One of the most popular and Twitter-friendly image hosting sites around, Twitpic, is dead. Twitpic founder Noah Everett has announced that the service will be shutting down on September 25th.
Why? Apparently, Twitter was threatening legal action.
From the Twitpic blog:
A few weeks ago Twitter contacted our legal demanding that we abandon our trademark application or risk losing access to their API. This came as a shock to us since Twitpic has been around since early 2008, and our trademark application has been in the USPTO since 2009.
Here is some backstory on the history of our trademark:
We originally filed for our trademark in 2009 and our first use in commerce dates back to February 2008 when we launched. We encountered several hurdles and difficulties in getting our trademark approved even though our first use in commerce predated other applications, but we worked through each challenge and in fact had just recently finished the last one. During the “published for opposition” phase of the trademark is when Twitter reached out to our counsel and implied we could be denied access to their API if we did not give up our mark.
Unfortunately we do not have the resources to fend off a large company like Twitter to maintain our mark which we believe whole heartedly is rightfully ours. Therefore, we have decided to shut down Twitpic.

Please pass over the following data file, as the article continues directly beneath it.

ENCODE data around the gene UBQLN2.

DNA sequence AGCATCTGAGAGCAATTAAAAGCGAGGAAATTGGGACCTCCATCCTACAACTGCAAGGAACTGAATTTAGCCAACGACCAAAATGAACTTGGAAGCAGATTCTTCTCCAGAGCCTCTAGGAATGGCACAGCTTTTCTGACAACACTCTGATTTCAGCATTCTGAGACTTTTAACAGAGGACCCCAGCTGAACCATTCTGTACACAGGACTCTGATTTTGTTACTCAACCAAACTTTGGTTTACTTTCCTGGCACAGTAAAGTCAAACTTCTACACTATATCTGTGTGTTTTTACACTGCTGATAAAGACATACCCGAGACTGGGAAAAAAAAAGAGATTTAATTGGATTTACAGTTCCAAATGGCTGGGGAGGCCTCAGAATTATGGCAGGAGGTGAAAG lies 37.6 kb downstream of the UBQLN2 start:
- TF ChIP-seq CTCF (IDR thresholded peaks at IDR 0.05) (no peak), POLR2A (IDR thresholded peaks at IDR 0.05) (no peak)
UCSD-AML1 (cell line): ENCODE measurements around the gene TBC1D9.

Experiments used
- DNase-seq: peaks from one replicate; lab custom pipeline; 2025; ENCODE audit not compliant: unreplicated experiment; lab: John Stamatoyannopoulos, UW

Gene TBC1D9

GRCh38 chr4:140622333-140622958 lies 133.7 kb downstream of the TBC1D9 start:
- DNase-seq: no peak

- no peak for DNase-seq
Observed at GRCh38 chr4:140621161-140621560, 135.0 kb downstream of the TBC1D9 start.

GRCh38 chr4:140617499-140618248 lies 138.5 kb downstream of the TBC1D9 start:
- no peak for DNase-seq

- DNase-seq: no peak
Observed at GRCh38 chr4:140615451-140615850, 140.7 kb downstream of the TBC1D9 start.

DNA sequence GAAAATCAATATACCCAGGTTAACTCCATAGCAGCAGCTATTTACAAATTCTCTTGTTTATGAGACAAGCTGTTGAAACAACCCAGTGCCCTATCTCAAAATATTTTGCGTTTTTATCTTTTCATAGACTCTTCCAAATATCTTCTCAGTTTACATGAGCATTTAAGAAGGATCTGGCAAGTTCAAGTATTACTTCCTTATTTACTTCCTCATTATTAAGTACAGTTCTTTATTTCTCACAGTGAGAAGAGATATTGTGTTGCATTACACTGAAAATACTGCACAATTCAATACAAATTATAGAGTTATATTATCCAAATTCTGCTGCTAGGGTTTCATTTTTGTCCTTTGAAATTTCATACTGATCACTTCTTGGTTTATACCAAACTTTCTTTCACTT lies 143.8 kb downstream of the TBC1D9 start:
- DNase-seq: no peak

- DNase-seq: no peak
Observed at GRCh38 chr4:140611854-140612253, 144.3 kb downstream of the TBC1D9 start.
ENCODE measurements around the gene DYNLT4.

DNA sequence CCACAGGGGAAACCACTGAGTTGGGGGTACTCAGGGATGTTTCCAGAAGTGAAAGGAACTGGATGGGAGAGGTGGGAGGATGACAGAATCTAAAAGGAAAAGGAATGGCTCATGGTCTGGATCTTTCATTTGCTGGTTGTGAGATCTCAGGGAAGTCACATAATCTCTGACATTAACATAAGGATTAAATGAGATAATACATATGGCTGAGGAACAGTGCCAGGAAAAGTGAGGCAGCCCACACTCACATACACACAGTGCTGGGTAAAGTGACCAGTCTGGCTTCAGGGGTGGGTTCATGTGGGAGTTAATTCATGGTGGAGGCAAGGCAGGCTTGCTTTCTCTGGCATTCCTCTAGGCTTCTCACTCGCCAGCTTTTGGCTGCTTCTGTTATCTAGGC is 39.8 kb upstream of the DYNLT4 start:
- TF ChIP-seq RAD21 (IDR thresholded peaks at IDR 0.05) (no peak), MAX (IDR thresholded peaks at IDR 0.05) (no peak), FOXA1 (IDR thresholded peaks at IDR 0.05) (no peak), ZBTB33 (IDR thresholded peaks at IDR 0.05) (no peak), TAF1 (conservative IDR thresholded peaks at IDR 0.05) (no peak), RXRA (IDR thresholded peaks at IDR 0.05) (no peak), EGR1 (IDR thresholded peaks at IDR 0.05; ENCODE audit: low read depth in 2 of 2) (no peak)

You may have thought that Twitter owned Twitpic, and you wouldn’t have been alone. In reality, Twitpic was always intertwined with Twitter, but existed on its own as an image hosting site a la Flickr. Twitpic and Twitter always played nice, and years ago Twitpic dominated all other image hosting sites for Twitter users.
That all changed in late 2011 when Twitter launched its own photo sharing feature – but Twitpic still retained plenty of traffic, even after Twitter basically pulled the rug out from under all its relied-upon third-party image services.
“On a personal note I want to thank you for letting us be a part of your life and helping you share your experiences over the past 6 years, it’s truly been an honor. I have learned so much through running Twitpic over the years. Through the many mistakes I’ve made and lessons learned, to the bad days and the great days. Thank you again everyone…I will miss and cherish the days of Twitpic we had together,” says Everett.
Thank you everyone who used @Twitpic & allowing me the honor of helping share your experiences. I will miss & cherish our days of Twitpic!
— Noah Everett (@noaheverett) September 4, 2014
You’ll be able to export all of your photos and videos within the next few days.
We’ll update when we hear what Twitter has to say about it.
Image via Wikimedia Commons